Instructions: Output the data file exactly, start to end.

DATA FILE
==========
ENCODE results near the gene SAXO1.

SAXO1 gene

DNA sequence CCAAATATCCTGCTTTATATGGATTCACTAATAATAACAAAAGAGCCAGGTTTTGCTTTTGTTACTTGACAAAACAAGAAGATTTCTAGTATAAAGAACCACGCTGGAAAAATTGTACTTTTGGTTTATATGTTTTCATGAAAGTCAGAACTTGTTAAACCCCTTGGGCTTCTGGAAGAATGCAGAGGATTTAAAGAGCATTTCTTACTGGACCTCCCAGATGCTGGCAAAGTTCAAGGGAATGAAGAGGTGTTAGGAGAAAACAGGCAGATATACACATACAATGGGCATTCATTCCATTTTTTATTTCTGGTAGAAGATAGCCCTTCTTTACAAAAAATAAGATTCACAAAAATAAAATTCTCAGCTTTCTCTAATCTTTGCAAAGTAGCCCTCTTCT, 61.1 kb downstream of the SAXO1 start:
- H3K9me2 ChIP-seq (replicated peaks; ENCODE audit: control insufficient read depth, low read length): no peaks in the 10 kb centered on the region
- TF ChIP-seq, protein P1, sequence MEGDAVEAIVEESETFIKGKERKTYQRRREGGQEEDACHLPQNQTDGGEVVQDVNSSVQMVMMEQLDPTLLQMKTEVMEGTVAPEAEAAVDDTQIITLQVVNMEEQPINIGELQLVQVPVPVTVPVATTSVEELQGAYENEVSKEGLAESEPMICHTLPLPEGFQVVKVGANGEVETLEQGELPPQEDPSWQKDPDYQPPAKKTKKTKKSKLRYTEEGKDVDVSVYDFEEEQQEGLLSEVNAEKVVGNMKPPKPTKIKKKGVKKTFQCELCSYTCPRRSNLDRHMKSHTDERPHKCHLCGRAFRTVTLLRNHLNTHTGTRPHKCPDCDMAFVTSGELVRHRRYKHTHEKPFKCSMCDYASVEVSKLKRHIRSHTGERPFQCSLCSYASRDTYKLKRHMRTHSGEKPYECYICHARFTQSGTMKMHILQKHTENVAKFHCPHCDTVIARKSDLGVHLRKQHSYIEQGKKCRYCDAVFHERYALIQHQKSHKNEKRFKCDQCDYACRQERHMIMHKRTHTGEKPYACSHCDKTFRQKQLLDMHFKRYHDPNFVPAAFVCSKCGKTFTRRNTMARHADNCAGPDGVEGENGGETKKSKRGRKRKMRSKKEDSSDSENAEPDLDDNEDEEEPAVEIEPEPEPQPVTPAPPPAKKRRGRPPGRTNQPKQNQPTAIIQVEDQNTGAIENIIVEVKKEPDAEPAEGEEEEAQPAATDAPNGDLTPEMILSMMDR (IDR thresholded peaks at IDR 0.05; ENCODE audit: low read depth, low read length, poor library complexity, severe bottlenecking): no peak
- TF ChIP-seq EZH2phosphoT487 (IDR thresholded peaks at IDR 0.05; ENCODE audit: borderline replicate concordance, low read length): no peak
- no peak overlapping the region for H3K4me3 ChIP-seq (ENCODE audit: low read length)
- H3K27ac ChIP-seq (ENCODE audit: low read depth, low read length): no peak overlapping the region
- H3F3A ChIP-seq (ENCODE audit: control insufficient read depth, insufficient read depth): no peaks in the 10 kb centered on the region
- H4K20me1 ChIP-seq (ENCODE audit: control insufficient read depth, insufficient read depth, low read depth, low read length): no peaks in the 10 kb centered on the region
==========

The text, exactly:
ENCODE results near the gene SAXO1.

SAXO1 gene

DNA sequence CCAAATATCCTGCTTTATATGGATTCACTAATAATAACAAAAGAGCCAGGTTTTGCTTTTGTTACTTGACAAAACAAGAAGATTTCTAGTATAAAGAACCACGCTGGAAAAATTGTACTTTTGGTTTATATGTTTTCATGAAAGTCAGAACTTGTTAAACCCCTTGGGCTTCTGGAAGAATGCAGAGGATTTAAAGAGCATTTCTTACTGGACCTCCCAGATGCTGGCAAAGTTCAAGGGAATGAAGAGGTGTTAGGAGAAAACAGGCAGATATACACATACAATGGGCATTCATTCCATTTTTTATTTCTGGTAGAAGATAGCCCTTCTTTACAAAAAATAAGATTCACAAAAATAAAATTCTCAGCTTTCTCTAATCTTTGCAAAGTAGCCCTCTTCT, 61.1 kb downstream of the SAXO1 start:
- H3K9me2 ChIP-seq (replicated peaks; ENCODE audit: control insufficient read depth, low read length): no peaks in the 10 kb centered on the region
- TF ChIP-seq, protein P1, sequence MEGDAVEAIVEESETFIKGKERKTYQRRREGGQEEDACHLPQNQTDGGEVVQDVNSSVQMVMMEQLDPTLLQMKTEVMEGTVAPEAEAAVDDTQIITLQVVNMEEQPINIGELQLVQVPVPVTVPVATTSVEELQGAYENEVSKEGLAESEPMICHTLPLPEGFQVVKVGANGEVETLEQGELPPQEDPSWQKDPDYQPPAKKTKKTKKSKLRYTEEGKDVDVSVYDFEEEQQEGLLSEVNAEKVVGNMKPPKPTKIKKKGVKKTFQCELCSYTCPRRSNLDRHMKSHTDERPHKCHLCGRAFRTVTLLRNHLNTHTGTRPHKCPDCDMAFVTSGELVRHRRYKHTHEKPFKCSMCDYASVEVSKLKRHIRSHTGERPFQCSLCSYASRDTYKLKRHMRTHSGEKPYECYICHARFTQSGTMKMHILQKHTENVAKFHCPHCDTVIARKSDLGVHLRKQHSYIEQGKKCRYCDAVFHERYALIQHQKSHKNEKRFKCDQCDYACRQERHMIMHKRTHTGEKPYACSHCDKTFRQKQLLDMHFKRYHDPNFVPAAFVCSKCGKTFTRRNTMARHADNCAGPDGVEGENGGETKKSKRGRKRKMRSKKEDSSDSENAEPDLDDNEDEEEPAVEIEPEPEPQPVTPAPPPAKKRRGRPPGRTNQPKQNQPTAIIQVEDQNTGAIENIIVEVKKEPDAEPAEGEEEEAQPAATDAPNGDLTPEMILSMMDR (IDR thresholded peaks at IDR 0.05; ENCODE audit: low read depth, low read length, poor library complexity, severe bottlenecking): no peak
- TF ChIP-seq EZH2phosphoT487 (IDR thresholded peaks at IDR 0.05; ENCODE audit: borderline replicate concordance, low read length): no peak
- no peak overlapping the region for H3K4me3 ChIP-seq (ENCODE audit: low read length)
- H3K27ac ChIP-seq (ENCODE audit: low read depth, low read length): no peak overlapping the region
- H3F3A ChIP-seq (ENCODE audit: control insufficient read depth, insufficient read depth): no peaks in the 10 kb centered on the region
- H4K20me1 ChIP-seq (ENCODE audit: control insufficient read depth, insufficient read depth, low read depth, low read length): no peaks in the 10 kb centered on the region